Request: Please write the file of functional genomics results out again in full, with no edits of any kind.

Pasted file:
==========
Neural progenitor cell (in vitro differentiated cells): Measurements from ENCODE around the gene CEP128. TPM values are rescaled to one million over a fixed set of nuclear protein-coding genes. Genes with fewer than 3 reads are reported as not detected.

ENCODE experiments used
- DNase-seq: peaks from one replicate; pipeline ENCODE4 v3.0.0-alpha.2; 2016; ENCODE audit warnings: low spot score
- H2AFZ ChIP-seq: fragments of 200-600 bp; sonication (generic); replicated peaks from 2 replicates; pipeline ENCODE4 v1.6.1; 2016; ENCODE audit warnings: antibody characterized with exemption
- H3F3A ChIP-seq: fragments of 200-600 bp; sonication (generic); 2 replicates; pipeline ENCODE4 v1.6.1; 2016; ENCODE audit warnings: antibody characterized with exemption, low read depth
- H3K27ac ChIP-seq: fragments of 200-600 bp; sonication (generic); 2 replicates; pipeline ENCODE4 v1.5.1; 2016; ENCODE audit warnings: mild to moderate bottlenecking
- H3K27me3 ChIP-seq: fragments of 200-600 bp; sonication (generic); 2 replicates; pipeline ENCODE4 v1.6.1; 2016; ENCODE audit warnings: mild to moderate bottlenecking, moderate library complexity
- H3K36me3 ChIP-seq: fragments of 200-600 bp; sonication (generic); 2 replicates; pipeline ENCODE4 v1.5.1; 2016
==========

Neural progenitor cell (in vitro differentiated cells): Measurements from ENCODE around the gene CEP128. TPM values are rescaled to one million over a fixed set of nuclear protein-coding genes. Genes with fewer than 3 reads are reported as not detected.

ENCODE experiments used
- DNase-seq: peaks from one replicate; pipeline ENCODE4 v3.0.0-alpha.2; 2016; ENCODE audit warnings: low spot score
- H2AFZ ChIP-seq: fragments of 200-600 bp; sonication (generic); replicated peaks from 2 replicates; pipeline ENCODE4 v1.6.1; 2016; ENCODE audit warnings: antibody characterized with exemption
- H3F3A ChIP-seq: fragments of 200-600 bp; sonication (generic); 2 replicates; pipeline ENCODE4 v1.6.1; 2016; ENCODE audit warnings: antibody characterized with exemption, low read depth
- H3K27ac ChIP-seq: fragments of 200-600 bp; sonication (generic); 2 replicates; pipeline ENCODE4 v1.5.1; 2016; ENCODE audit warnings: mild to moderate bottlenecking
- H3K27me3 ChIP-seq: fragments of 200-600 bp; sonication (generic); 2 replicates; pipeline ENCODE4 v1.6.1; 2016; ENCODE audit warnings: mild to moderate bottlenecking, moderate library complexity
- H3K36me3 ChIP-seq: fragments of 200-600 bp; sonication (generic); 2 replicates; pipeline ENCODE4 v1.5.1; 2016